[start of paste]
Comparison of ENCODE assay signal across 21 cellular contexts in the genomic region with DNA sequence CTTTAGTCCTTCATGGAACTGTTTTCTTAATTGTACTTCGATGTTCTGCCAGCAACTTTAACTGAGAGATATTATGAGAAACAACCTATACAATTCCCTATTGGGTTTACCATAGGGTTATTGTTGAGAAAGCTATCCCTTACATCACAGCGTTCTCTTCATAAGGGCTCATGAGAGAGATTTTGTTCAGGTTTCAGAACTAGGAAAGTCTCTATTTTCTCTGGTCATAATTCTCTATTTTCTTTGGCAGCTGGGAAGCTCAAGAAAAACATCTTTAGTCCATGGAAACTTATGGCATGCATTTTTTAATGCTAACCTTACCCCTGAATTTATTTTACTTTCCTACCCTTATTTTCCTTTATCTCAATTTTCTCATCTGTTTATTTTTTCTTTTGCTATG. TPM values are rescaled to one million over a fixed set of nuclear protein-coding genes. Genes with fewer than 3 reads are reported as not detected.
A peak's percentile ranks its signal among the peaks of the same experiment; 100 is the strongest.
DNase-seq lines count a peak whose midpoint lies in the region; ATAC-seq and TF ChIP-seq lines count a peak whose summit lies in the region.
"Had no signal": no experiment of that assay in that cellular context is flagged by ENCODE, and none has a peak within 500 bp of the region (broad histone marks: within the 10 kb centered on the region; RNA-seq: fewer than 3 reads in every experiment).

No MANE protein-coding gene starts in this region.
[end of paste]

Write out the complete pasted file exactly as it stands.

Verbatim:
Comparison of ENCODE assay signal across 21 cellular contexts in the genomic region with DNA sequence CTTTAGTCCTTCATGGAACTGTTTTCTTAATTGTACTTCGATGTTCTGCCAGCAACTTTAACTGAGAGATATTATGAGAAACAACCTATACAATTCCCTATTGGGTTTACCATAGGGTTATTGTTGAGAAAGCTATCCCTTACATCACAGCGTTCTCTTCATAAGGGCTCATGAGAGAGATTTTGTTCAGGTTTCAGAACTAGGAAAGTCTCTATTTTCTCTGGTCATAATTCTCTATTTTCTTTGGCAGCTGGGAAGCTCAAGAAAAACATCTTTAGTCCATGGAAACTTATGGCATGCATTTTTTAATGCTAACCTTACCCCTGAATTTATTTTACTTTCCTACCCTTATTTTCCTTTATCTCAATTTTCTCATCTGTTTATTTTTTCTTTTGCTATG. TPM values are rescaled to one million over a fixed set of nuclear protein-coding genes. Genes with fewer than 3 reads are reported as not detected.
A peak's percentile ranks its signal among the peaks of the same experiment; 100 is the strongest.
DNase-seq lines count a peak whose midpoint lies in the region; ATAC-seq and TF ChIP-seq lines count a peak whose summit lies in the region.
"Had no signal": no experiment of that assay in that cellular context is flagged by ENCODE, and none has a peak within 500 bp of the region (broad histone marks: within the 10 kb centered on the region; RNA-seq: fewer than 3 reads in every experiment).

No MANE protein-coding gene starts in this region.